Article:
Making fun of death is the custom for Day of the Dead, and Marina Pallares portrays her as a drunken dancer balancing tequila bottles on her head. Pallares presents her as the number 12 card in her original interpretation of Mexico's loter√≠a, a unique version of the classic bingo game featuring traditional images. The loteria made its appearance in the second half of the 18th century, and it is still a favorite at schools, fairs, carnivals and festivals. 'I grew up in Jalisco, known for the production of tequila from agave plants, and as a child I used to play loter√≠a all the time. These two facts inspired me to create the 'Tequila Lotto' series,' confides Pallares, who credits the influence of Leopoldo M√©ndez and Jos√© Guadalupe Posada in her work. She masters aquafortis and aquatint etching techniques to create this eloquent composition.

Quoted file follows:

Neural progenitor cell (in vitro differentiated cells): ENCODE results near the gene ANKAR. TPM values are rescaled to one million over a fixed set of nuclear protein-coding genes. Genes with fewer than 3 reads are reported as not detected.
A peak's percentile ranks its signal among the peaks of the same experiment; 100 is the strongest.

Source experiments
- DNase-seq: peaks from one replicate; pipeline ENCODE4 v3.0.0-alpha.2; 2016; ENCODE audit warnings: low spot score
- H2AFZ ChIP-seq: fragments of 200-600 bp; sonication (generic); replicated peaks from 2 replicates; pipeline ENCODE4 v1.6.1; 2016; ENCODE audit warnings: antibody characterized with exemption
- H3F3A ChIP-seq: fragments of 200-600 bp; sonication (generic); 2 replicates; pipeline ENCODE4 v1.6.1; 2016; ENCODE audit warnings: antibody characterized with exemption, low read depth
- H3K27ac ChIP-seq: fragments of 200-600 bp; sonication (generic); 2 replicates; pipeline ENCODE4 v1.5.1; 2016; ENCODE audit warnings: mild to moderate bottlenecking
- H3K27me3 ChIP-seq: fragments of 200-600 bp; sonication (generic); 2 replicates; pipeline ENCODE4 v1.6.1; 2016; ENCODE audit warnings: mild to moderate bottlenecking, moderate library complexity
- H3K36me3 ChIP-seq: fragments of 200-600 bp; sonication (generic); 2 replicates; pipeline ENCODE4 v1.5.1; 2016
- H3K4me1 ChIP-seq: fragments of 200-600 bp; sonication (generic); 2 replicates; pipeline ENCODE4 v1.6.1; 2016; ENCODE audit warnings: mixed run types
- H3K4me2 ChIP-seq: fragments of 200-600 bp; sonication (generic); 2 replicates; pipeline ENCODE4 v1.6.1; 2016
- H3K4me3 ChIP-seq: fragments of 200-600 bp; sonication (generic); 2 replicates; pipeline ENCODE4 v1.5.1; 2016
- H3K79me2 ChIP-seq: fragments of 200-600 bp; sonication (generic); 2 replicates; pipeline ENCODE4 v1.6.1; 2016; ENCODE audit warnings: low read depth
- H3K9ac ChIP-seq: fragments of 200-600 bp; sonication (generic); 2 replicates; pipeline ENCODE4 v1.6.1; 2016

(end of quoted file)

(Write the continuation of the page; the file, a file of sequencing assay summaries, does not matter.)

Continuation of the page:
Titled 'Loteria tequilera' in Spanish
- Ink on Liberon paper
- 0 oz
- 6 inches W x 7.8 inches H